LANSING, Mich. — Governor Gretchen Whitmer sounded hopeful in herthird State of the State address, while calling for bipartisanship in crafting the path forward through the pandemic.
Tonight, I’m announcing Michigan Back to Work: my plan to help us grow our economy and get Michiganders back on their feet. We will leverage all of the resources of State Government to rebuild our economy back better. #MiSOTS21— Governor Gretchen Whitmer (@GovWhitmer) January 28, 2021
“She was trying to strike a chord about bipartisanship. And we'd like to hear it. But we also want to see it,” State Rep. Greg VanWoerkom, R-Norton Shores said.
Republicans in the Legislature say they appreciate Governor Whitmer's calls for unity and bipartisanship but say while it sounds great, actions speak louder than words.
“It is always interesting to hear the governor’s priorities and her outlook for Michigan’s future, but actions always speak louder than words written in a speech." Sen. Rick Outman, R-Six Lakes.
"So, forgive me for being skeptical of her calls tonight for us to work together. It takes two to do so and we’re tired of holding our hands out." Outman added.
“We've been talking for a year now how we want to work with the governor on the pandemic response and make sure that people open and unfortunately, we haven't seen it, we haven't seen her opening that door for us to work on this,” VanWoerkom added.
“I appreciate the governor’s call to work on a bipartisan basis. Bipartisan work is possible, but it is a two-way street. I call on the governor to immediately lift burdensome restrictions that her administration has placed on Michigan businesses and schools," state Sen. Jon Bumstead, R-Newaygo said.
The state GOP is criticizing the governor for not showing the science for why schools must stay closed for another month and why some businesses are still not open.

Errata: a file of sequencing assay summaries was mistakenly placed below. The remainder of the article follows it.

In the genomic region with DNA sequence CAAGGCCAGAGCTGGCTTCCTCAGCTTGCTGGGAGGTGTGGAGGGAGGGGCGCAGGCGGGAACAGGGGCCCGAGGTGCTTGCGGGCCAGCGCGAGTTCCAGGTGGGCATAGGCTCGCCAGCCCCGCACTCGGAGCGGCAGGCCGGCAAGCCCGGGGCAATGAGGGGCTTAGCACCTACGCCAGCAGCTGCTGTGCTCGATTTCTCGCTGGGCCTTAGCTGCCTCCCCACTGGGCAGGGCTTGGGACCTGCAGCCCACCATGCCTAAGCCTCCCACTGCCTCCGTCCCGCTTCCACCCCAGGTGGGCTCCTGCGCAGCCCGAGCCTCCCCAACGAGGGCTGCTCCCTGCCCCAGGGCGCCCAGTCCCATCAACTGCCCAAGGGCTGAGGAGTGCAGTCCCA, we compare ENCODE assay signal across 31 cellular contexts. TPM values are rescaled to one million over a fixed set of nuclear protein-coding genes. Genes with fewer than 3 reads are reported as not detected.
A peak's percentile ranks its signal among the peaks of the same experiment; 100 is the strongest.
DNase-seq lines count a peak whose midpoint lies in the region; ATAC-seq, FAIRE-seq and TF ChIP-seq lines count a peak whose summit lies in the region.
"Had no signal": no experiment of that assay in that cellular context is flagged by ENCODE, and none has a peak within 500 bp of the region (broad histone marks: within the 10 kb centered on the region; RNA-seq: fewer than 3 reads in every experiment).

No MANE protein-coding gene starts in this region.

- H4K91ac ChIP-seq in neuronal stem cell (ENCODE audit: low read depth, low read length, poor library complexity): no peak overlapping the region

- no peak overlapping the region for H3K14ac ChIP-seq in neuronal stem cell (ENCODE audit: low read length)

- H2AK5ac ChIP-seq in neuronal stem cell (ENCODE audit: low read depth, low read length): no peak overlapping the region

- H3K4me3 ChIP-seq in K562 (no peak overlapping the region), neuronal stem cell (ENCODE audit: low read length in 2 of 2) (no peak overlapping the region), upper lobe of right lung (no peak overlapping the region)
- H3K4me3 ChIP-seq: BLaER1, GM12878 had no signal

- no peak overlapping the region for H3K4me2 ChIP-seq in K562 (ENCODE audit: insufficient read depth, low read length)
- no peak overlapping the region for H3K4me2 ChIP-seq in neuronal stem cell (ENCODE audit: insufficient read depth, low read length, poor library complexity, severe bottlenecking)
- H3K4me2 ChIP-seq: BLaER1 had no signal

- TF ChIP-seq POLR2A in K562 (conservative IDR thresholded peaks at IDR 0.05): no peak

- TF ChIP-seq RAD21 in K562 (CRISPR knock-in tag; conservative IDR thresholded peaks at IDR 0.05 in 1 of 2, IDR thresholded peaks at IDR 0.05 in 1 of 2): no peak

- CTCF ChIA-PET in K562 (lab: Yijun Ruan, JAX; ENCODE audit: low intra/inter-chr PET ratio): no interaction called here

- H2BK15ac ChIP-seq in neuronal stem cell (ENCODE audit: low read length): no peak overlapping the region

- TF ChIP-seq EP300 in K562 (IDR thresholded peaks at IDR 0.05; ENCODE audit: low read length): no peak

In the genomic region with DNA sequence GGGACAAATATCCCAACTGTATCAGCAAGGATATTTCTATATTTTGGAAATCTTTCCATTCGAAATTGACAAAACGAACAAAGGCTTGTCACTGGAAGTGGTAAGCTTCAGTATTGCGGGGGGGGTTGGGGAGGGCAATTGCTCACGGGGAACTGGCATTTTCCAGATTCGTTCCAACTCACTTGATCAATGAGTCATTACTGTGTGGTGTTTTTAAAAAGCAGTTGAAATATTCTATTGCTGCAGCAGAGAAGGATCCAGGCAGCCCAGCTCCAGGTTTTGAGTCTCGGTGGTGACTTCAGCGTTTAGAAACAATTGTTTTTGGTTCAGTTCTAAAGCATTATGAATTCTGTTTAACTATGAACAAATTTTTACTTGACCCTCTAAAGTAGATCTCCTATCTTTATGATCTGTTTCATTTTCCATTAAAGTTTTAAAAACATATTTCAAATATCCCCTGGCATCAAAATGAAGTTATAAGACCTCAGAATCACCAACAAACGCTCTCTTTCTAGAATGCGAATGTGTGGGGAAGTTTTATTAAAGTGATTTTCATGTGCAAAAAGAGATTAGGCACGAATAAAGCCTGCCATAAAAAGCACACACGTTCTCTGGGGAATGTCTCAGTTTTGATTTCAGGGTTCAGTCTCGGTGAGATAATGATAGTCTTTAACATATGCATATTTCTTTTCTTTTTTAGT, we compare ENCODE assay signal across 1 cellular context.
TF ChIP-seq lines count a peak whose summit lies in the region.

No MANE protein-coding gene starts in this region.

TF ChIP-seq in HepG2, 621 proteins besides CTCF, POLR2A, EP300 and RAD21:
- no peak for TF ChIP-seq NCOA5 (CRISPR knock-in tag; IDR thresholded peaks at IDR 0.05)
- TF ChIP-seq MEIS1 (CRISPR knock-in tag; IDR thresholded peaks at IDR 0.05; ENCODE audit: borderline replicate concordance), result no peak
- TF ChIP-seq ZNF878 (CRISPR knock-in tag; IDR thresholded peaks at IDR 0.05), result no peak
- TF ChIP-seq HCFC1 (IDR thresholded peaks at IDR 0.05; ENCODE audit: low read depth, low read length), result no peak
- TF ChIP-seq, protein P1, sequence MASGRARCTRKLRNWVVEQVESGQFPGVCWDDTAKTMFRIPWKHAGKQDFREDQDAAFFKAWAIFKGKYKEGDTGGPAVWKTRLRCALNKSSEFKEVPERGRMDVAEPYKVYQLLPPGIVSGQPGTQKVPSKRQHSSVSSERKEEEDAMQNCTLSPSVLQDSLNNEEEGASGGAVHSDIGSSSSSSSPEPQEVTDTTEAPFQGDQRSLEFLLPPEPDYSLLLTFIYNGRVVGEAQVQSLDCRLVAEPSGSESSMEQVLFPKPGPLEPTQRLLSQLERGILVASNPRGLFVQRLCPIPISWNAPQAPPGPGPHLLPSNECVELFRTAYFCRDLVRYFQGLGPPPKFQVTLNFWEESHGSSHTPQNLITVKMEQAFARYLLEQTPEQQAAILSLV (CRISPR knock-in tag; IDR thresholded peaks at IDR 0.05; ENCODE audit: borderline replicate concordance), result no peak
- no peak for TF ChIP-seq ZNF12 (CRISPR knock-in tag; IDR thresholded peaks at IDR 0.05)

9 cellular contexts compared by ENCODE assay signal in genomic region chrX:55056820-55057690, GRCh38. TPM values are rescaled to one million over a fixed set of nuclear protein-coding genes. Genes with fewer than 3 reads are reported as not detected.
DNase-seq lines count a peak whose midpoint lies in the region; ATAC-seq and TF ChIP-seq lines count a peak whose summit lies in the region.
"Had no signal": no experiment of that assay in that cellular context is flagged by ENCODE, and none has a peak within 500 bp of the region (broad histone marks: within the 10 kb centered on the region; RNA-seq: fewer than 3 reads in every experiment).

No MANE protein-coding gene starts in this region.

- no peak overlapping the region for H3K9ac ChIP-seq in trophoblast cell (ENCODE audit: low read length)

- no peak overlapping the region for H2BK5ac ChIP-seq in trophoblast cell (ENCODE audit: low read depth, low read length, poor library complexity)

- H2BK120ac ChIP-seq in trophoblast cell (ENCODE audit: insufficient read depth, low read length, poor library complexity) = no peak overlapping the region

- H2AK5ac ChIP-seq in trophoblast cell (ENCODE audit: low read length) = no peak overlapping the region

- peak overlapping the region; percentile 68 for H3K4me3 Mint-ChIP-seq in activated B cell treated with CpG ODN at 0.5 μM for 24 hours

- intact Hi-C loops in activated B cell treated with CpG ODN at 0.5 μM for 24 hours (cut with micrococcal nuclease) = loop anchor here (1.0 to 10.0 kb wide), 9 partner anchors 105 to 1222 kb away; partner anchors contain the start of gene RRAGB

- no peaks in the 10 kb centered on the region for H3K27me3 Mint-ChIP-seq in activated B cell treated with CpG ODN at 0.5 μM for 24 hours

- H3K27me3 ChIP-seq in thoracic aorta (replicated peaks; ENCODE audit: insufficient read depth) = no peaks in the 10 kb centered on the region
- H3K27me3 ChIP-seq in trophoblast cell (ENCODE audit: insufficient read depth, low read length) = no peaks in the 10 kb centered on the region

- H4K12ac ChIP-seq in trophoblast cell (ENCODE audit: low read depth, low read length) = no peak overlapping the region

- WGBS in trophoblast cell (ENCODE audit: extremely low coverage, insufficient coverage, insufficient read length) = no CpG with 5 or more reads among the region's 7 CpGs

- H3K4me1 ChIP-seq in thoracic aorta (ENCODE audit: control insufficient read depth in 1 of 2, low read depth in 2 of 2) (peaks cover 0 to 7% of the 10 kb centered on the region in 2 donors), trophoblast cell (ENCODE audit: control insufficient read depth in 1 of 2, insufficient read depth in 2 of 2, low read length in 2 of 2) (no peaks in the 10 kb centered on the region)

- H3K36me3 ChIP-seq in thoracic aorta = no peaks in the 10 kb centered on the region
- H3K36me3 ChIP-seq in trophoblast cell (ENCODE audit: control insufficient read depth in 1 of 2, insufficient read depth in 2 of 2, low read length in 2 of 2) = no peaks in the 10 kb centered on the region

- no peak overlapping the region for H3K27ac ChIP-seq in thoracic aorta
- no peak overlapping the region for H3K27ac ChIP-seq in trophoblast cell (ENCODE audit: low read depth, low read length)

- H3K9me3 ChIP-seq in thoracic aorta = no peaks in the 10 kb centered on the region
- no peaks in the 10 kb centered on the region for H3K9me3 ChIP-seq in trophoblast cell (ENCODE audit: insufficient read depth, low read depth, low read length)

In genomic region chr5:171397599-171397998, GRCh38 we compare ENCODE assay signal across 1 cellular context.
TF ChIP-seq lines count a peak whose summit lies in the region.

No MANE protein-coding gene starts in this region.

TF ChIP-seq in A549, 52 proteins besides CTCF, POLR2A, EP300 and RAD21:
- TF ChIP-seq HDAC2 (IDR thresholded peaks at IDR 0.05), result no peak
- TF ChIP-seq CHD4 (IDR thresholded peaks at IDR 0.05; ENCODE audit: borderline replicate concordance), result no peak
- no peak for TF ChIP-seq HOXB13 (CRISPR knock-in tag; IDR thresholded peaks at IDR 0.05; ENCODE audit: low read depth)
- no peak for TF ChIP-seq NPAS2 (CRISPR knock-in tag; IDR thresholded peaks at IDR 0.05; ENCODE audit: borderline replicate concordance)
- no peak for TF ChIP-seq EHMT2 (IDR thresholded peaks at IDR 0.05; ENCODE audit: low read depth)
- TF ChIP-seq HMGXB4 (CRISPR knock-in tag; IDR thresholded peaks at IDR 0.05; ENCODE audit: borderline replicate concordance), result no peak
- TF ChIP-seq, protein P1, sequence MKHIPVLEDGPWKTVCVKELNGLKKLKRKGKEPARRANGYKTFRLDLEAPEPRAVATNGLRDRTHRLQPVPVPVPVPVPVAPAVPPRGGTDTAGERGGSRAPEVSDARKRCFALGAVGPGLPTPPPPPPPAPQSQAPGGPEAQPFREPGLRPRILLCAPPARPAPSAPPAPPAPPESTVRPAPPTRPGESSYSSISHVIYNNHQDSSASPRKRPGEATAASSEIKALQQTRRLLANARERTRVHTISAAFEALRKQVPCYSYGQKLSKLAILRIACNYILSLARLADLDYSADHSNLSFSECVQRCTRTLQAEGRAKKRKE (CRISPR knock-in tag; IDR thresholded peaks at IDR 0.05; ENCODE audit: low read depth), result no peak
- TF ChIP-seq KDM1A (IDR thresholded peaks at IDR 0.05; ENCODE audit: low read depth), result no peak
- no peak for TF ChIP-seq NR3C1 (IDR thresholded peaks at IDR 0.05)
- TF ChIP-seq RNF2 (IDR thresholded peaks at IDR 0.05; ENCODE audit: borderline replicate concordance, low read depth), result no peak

On Wednesday state House Republicans released their COVID recovery plan and announced they would hold back billions in education funding unless the governor would sign a law taking away emergency powers from the state health department.
That’s the power the administration uses to pause in-person schooling and sports.
“The dollars that were received from the federal government, some dollars was projected to be higher tax dollars than we've received with revenue estimates, so supplemental dollars. We recognize that students are falling behind without having the in-person learning. Part of this is trying to help with that and get kids back to where they should be,” VanWoerkom added.
While both sides debate their plans, Republicans say they too are willing to work together.
“We have shown that the House certainly is interested in getting things done for Michigan families. We need to have a partner with that, that that's the key. We need to have a partner in the governor's office, we are co-equal branches of government. So we stand at the ready to do that,” VanWoerkom said.
Meanwhile, Michigan Senate Republicans, who've also voiced their position on COVID-19 restrictions blocked 13 of the governor's nominees to various state boards on Wednesday.